Working with Key Commands on a Mac
A couple of weeks ago, before the 13" MacBook Pro came into my hands, I had a look at some of the keystrokes that we can use when starting up a Mac. While we may pick up our knowledge of these gradually, long-time users of Macs use keystrokes in most of their day to day operations because this is a far more efficient way to work: more than adding icons to the toolbar.
Some professional users, particularly if they are working in a specific application, will depend on keystrokes to such an extent that they will even buy keyboards that are adapted for the application. These applications include Final Cut, Logic Pro and Aperture. There is also a keyboard for those who work in Adobe applications, as well as several others. Examples of such keyboards (and some skins to place over the keys) may be seen at the web site of Logickeyboard.
The specialists need such keyboards as they have tasks which may be repeated scores of times during any day in the processes they carry out; but ordinary users can also benefit from the use of such key combinations.
The most significant keys used in combinations are the Command (⌘), Option (⌥), Control (⌃), Shift (⇧) and the Esc (⎋) keys, with the occasional use of the FN key on certain keyboards.
A list of the commands using these symbols is given in the System Preferences, Keyboard Shortcuts section. The list shows the symbols, but these are not always easy to understand for early Mac users (and some who have been using the platform for a while, too). On the keyboard only the Command key is marked with its symbol, ⌘ or Saint John's Arms. Several sites list the symbols and I made use of the one at MacOSXHints.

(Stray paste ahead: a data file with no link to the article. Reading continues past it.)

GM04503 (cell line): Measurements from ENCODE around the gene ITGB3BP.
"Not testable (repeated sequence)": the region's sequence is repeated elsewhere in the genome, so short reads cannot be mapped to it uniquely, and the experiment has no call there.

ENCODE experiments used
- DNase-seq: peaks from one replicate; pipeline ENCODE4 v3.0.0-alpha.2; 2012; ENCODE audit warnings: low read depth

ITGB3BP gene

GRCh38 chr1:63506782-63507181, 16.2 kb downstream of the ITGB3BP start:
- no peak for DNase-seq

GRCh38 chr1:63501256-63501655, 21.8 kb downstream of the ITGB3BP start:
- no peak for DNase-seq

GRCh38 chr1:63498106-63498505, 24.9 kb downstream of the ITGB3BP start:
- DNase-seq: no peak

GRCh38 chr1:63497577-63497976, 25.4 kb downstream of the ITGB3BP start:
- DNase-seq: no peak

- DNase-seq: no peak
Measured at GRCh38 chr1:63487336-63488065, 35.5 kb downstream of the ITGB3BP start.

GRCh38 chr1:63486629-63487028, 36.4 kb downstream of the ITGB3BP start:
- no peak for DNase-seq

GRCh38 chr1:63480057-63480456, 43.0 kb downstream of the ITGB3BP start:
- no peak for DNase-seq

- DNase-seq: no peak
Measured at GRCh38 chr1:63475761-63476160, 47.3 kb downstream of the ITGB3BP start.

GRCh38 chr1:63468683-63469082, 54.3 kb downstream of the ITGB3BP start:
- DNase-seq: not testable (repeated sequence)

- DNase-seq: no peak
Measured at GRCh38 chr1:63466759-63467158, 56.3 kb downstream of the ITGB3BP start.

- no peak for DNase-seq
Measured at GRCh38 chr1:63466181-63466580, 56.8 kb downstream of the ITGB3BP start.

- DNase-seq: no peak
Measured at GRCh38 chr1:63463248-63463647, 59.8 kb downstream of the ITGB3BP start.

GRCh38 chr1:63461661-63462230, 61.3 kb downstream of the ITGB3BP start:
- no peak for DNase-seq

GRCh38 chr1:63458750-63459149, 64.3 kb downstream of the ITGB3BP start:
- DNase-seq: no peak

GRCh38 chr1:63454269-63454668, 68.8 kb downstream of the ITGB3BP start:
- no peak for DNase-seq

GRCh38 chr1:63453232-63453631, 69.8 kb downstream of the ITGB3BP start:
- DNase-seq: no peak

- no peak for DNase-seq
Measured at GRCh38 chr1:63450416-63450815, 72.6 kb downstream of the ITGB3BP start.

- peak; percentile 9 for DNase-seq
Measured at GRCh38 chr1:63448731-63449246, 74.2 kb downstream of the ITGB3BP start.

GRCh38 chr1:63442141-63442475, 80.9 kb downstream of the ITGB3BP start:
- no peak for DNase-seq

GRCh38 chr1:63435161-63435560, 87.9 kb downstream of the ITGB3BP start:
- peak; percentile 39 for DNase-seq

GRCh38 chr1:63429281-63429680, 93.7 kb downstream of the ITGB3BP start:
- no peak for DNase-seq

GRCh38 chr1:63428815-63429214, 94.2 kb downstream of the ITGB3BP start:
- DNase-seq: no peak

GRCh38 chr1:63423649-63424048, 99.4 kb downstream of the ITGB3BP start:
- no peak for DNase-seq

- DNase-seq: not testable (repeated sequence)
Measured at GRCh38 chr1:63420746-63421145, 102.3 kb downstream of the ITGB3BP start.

Some of the common key combinations I use are Command (⌘) + H to Hide an application, Command (⌘) + W to close a window, Command (⌘) + F to Find, Command (⌘) + S to save, as well as Shift (⇧) + Command (⌘) + S for "Save As": particularly useful when working with images and text files that are going to end up in different destinations, such as the Bangkok Post and my own website. There are of course, hundreds more.
Although I keep that document on my hard disk, I often make reference to the System Preferences and I also have a widget, called XCuts, that lists all commands. That may be downloaded from Apple's Widgets pages.
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